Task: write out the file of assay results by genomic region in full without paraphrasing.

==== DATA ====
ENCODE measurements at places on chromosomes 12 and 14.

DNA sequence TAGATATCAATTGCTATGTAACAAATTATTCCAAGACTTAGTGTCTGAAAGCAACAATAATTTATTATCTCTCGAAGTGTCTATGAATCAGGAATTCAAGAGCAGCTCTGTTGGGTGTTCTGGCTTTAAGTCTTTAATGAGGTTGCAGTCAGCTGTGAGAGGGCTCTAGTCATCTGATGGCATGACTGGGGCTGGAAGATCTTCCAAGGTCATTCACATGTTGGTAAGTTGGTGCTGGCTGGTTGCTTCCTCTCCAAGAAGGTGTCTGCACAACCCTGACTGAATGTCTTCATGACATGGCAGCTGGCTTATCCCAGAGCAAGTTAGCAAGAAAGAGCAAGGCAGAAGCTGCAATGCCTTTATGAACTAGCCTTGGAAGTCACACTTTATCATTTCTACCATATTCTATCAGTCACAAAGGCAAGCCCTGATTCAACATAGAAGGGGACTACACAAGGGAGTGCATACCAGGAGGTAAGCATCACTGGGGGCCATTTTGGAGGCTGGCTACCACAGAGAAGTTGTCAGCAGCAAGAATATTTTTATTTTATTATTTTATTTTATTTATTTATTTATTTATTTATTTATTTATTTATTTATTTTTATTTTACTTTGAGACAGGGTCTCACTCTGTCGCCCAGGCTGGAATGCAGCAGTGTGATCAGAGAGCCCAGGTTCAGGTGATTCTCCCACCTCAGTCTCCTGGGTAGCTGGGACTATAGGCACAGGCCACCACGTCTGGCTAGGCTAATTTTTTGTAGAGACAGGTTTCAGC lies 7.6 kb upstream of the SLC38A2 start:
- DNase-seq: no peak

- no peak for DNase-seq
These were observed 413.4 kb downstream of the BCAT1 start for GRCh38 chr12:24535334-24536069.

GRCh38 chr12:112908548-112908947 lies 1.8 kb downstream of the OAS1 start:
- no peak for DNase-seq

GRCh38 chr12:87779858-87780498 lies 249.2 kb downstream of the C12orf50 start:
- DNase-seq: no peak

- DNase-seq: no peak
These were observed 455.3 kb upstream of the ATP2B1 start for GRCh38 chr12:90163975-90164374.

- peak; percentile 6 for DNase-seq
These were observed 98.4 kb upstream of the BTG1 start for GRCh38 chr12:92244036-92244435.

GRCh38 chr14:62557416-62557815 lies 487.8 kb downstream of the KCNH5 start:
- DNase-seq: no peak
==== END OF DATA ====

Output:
ENCODE measurements at places on chromosomes 12 and 14.

DNA sequence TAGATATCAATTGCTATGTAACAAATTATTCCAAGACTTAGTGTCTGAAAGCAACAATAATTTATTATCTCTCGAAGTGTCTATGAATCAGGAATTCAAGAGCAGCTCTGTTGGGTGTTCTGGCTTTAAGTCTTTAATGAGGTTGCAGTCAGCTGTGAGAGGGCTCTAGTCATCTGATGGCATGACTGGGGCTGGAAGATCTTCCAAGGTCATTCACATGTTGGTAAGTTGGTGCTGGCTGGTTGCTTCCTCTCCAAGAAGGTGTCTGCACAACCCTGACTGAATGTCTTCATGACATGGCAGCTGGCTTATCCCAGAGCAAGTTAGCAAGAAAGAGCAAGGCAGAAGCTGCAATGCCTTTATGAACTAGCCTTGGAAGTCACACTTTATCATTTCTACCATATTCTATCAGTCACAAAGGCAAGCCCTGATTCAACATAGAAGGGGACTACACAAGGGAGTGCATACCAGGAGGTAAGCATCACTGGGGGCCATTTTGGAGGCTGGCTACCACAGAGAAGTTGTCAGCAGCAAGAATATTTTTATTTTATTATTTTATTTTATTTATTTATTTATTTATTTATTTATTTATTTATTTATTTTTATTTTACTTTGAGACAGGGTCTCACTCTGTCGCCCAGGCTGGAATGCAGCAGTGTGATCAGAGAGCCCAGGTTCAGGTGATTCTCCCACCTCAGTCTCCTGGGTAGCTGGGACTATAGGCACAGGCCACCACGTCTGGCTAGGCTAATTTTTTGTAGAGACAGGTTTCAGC lies 7.6 kb upstream of the SLC38A2 start:
- DNase-seq: no peak

- no peak for DNase-seq
These were observed 413.4 kb downstream of the BCAT1 start for GRCh38 chr12:24535334-24536069.

GRCh38 chr12:112908548-112908947 lies 1.8 kb downstream of the OAS1 start:
- no peak for DNase-seq

GRCh38 chr12:87779858-87780498 lies 249.2 kb downstream of the C12orf50 start:
- DNase-seq: no peak

- DNase-seq: no peak
These were observed 455.3 kb upstream of the ATP2B1 start for GRCh38 chr12:90163975-90164374.

- peak; percentile 6 for DNase-seq
These were observed 98.4 kb upstream of the BTG1 start for GRCh38 chr12:92244036-92244435.

GRCh38 chr14:62557416-62557815 lies 487.8 kb downstream of the KCNH5 start:
- DNase-seq: no peak